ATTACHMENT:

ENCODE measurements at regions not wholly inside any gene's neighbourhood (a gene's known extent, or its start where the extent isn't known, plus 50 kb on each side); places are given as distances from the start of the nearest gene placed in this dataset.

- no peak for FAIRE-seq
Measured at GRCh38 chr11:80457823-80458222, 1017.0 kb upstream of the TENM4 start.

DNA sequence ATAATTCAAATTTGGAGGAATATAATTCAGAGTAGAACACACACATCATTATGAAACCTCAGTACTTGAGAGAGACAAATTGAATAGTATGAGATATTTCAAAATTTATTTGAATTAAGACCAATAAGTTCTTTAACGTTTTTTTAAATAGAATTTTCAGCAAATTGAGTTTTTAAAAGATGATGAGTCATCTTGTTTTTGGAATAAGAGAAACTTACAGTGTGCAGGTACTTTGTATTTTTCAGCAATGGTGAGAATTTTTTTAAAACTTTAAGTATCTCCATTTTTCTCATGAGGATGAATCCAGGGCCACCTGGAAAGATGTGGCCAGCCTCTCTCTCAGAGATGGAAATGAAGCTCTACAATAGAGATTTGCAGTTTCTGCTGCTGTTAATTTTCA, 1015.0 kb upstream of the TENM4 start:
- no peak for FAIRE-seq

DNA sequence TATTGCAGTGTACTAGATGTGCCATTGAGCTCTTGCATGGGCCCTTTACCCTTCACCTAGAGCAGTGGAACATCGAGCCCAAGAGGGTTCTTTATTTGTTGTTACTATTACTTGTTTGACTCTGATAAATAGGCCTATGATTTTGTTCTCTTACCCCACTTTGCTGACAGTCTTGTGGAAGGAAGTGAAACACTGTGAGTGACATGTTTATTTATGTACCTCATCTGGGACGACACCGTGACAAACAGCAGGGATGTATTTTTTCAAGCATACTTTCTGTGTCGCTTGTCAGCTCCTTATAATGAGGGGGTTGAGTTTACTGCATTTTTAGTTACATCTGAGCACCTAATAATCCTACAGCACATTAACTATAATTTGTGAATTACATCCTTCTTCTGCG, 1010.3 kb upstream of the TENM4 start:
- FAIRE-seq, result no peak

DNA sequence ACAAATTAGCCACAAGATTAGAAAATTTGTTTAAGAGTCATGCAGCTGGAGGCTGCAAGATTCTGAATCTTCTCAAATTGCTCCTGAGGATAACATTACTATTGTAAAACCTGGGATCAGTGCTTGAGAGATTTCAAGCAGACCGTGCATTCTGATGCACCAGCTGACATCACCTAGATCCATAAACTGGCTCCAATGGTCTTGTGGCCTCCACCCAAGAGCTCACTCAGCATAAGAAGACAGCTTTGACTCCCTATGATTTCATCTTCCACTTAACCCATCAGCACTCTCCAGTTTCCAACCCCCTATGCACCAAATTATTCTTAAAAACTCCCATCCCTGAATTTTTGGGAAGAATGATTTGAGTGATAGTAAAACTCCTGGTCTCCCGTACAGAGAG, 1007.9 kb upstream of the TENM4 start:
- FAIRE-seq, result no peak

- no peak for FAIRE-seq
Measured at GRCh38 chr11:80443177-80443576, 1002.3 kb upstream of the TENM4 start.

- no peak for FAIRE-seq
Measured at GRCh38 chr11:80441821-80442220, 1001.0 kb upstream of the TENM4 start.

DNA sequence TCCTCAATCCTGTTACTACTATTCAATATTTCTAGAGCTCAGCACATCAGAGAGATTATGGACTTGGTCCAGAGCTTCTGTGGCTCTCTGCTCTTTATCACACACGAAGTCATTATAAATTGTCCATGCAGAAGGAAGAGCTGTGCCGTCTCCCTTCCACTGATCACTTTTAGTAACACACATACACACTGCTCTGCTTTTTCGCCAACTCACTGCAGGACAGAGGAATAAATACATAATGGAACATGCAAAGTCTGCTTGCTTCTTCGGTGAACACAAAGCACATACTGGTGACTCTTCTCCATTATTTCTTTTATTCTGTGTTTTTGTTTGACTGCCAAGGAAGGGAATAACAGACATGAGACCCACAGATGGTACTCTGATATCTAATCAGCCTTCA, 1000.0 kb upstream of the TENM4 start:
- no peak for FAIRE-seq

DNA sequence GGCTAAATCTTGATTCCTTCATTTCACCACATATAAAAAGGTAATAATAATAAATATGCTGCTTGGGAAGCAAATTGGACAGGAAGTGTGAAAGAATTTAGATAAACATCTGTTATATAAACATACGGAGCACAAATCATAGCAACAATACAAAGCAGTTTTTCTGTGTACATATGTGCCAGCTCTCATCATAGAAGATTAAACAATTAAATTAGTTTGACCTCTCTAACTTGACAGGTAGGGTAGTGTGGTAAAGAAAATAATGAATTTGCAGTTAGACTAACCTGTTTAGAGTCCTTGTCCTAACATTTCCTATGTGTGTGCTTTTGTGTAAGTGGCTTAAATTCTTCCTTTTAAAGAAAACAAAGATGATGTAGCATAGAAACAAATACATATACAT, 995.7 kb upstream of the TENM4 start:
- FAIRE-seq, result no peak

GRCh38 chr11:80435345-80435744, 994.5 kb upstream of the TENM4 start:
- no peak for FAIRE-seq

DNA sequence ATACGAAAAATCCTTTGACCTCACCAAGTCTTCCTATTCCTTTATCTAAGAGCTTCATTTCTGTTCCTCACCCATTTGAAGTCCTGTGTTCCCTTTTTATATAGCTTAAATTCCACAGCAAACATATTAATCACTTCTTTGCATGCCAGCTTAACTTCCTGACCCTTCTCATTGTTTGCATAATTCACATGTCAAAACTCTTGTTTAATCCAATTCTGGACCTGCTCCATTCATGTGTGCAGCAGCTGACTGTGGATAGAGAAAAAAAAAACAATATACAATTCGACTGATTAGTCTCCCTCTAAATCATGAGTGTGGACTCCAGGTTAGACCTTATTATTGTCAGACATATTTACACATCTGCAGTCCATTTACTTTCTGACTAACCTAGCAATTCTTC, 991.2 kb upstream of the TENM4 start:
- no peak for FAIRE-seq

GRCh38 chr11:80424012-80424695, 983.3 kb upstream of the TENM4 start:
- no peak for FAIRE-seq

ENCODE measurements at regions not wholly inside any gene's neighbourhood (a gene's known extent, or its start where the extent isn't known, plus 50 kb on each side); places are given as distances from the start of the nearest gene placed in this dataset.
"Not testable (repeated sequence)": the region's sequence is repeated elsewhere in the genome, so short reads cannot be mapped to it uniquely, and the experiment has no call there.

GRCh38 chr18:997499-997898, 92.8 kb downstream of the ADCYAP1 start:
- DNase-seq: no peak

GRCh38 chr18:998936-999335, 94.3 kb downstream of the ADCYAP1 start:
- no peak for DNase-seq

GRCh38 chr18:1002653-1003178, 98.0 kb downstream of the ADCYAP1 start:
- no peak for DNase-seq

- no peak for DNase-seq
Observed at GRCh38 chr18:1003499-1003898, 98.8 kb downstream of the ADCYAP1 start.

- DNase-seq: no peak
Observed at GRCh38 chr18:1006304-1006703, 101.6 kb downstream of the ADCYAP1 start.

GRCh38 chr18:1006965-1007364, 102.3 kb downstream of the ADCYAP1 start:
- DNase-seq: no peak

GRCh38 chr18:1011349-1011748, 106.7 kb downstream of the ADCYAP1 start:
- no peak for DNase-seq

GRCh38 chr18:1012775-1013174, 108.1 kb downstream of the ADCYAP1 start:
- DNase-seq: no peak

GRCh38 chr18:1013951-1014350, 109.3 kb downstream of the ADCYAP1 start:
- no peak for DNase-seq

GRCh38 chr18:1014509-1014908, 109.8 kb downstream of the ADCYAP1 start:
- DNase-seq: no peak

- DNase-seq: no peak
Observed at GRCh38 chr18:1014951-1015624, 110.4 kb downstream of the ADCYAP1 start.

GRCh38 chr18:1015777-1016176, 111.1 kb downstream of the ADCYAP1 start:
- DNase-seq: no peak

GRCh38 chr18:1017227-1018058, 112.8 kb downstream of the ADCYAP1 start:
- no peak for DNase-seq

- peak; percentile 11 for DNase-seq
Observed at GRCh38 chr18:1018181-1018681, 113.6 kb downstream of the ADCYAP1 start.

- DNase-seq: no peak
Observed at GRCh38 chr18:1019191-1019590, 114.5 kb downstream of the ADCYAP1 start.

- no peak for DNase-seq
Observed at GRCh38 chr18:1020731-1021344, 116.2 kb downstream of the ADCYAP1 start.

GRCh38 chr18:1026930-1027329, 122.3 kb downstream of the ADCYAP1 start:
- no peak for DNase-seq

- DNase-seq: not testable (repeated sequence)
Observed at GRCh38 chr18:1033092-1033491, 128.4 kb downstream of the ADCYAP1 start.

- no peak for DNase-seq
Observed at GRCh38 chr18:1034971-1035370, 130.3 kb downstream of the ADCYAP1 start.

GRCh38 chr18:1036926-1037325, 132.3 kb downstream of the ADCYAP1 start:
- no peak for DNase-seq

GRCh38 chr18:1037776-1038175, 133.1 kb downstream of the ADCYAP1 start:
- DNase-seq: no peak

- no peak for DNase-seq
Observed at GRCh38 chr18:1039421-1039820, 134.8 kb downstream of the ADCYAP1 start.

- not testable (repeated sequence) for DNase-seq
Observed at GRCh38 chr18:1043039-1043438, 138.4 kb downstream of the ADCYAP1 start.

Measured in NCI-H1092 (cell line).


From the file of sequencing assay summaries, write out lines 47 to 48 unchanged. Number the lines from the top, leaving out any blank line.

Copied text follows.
Observed at GRCh38 chr18:1014951-1015624, 110.4 kb downstream of the ADCYAP1 start.

GRCh38 chr18:1015777-1016176, 111.1 kb downstream of the ADCYAP1 start: